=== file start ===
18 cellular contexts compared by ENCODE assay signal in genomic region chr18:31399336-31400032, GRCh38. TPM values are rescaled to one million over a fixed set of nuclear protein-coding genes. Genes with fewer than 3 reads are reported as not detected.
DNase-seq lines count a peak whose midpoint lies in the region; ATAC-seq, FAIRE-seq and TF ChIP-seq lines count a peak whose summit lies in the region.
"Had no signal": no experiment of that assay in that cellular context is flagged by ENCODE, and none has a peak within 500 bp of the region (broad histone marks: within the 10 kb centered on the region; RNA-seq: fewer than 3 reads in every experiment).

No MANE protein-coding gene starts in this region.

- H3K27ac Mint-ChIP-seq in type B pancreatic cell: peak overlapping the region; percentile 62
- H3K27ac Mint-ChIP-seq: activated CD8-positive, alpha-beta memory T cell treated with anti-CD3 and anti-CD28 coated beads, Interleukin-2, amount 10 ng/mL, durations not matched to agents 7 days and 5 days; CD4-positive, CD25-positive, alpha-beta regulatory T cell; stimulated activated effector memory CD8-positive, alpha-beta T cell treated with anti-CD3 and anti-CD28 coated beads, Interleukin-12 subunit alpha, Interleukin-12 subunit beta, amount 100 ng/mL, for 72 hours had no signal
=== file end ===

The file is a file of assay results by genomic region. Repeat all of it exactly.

18 cellular contexts compared by ENCODE assay signal in genomic region chr18:31399336-31400032, GRCh38. TPM values are rescaled to one million over a fixed set of nuclear protein-coding genes. Genes with fewer than 3 reads are reported as not detected.
DNase-seq lines count a peak whose midpoint lies in the region; ATAC-seq, FAIRE-seq and TF ChIP-seq lines count a peak whose summit lies in the region.
"Had no signal": no experiment of that assay in that cellular context is flagged by ENCODE, and none has a peak within 500 bp of the region (broad histone marks: within the 10 kb centered on the region; RNA-seq: fewer than 3 reads in every experiment).

No MANE protein-coding gene starts in this region.

- H3K27ac Mint-ChIP-seq in type B pancreatic cell: peak overlapping the region; percentile 62
- H3K27ac Mint-ChIP-seq: activated CD8-positive, alpha-beta memory T cell treated with anti-CD3 and anti-CD28 coated beads, Interleukin-2, amount 10 ng/mL, durations not matched to agents 7 days and 5 days; CD4-positive, CD25-positive, alpha-beta regulatory T cell; stimulated activated effector memory CD8-positive, alpha-beta T cell treated with anti-CD3 and anti-CD28 coated beads, Interleukin-12 subunit alpha, Interleukin-12 subunit beta, amount 100 ng/mL, for 72 hours had no signal